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Around Pleasanton: New report shows our rents among highest in country

 

Rents in Pleasanton are up 3.7% over the past year, giving the city the 13th fastest growth rate among the nation's similar-sized cities, according to Apartment List Rentomics, an online data-driven research group. Compared to other cities in California, it also continues to be one of the least affordable for renters.

Chris Salviati, a housing economist at Apartment List, said that since 2014, rents in Pleasanton have grown by 31.5%, outpacing the national average of 12.7%. The median rent for a two-bedroom apartment here is now $3,760, compared to the national average of $1,175. The average rent for a one-bedroom apartment currently stands at $2,990.

According to Apartment List, Pleasanton rents have increased 0.7% over the past month and have increased moderately by 3.7% in comparison to the same time last year.

This is the fourth straight month that the city has seen rent increases after a decline in November of last year. At 3.7%, Pleasanton's year-over-year rent growth leads the state average of 1.1%, as well as the national average of 1.3%.

Throughout the past year, rent increases have been occurring not just in Pleasanton, but across the entire Bay Area. Of the largest 10 cities that San Francisco-based Apartment List studies, eight have seen prices rise.

Concord also saw a fast rent growth, with a year-over-year increase of 3.6%. The median two-bedroom there costs $3,150, while one-bedrooms go for $2,510.

Over the past month, Daly City had the biggest rent drop in the Bay Area, with a decline of 2.0%. although still expensive, median two-bedrooms there cost $3,220, while one-bedrooms go for $2,560.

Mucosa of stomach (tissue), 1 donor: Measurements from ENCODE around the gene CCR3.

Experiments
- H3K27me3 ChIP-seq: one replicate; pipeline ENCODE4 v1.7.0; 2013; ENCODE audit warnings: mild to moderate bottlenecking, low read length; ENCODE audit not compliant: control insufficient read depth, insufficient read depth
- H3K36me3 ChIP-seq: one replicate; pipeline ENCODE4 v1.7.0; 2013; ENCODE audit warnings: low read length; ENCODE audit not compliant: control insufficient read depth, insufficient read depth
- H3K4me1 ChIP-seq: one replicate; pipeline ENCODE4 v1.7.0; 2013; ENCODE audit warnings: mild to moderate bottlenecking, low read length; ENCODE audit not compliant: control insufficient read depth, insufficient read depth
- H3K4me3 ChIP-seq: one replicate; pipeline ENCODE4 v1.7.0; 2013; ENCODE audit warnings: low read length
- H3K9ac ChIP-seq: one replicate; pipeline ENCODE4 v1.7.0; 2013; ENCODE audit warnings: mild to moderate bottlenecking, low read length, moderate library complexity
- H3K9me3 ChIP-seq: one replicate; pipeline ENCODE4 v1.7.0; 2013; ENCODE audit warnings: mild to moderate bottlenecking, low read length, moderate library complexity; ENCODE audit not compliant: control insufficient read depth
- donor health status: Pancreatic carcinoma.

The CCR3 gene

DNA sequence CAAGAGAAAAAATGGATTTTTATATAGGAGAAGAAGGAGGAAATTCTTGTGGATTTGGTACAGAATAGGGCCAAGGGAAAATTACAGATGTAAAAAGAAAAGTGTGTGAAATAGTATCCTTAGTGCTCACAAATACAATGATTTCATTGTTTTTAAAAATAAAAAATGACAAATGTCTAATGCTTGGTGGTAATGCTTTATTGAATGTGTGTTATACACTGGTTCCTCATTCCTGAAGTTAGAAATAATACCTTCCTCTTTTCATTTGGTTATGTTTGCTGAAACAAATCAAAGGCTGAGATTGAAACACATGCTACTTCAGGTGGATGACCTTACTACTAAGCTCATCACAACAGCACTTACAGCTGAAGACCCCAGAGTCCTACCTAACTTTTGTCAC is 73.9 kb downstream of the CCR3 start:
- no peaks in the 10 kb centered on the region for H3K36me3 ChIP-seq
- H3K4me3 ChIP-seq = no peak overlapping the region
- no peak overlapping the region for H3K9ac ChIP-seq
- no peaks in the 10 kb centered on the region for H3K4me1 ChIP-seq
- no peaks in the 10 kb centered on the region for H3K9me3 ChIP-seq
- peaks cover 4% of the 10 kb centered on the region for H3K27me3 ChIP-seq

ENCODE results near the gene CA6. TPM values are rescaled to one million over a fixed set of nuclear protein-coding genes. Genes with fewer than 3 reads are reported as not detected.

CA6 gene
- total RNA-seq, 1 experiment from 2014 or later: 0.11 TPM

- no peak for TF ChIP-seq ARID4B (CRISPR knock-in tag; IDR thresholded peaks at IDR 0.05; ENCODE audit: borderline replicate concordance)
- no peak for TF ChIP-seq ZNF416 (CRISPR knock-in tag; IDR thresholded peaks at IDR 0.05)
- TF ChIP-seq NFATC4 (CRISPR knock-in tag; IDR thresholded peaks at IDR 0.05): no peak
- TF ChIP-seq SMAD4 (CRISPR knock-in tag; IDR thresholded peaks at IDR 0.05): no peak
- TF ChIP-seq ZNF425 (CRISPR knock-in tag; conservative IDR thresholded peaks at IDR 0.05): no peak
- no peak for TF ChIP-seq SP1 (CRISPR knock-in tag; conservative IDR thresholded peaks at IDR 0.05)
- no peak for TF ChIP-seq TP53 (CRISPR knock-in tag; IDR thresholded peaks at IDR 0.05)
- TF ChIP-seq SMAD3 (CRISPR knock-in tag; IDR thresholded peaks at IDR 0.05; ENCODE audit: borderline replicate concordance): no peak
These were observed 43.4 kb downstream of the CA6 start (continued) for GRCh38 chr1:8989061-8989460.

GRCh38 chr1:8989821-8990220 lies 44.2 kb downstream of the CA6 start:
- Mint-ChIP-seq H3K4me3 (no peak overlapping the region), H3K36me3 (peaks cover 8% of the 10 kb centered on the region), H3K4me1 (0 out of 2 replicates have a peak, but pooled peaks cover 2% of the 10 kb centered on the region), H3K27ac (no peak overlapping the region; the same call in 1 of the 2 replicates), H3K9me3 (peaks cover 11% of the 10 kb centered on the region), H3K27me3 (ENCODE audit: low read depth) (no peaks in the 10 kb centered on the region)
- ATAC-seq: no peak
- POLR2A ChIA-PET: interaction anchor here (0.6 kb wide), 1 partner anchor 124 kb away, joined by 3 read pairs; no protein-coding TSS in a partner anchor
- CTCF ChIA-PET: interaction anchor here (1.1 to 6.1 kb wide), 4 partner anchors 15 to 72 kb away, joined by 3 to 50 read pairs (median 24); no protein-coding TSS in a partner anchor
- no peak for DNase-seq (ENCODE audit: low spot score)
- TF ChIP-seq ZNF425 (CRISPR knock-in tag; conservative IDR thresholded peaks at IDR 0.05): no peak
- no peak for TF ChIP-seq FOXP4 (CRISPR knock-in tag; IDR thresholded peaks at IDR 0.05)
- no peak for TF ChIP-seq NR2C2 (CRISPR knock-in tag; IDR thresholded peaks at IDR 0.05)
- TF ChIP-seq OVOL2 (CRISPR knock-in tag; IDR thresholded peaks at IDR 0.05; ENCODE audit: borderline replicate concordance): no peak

Oakland has the least expensive rents in the Bay Area, with a two-bedroom median of $2,260; rents grew 1.0% over the past month but decreased 0.2% over the past year.

Salviati said that San Mateo has the most expensive rents of the largest cities in the region, with a two-bedroom median of $4,400. Rents increased 0.2% over the past month and 2.8% over the past year.

California as a whole logged in a rent growth of 1.1% over the past year. For example, rents have grown by 2.5% in San Jose, 0.9% in Los Angeles and 0.7% in San Diego.

Nationally, according to Salviati, rents have grown by 1.3% over the past year compared to the 3.7% increase in Pleasanton.

While Pleasanton's rents rose moderately over the past year, many cities nationwide also saw increases, including Phoenix, also up 3.7%; Austin, up 3.1%; and Washington, D.C., up 1.6%.

Even so, renters will generally find more expensive prices in Pleasanton than most large cities. For example, Phoenix has a median two-bedroom rent of $1,070, some 3-1/2 times cheaper than the rental cost for that size apartment in Pleasanton.

In analyzing the reason for high apartment rents in Pleasanton, Apartment List researchers noted our city's many attributes, including having one of the best farmers markets in California, a wide range of good shops and convenience stores, and lots of community events.

Their report added that Pleasanton is very ethnically diverse with around 22% of people born outside the U.S., "which adds to the rich culture of the city."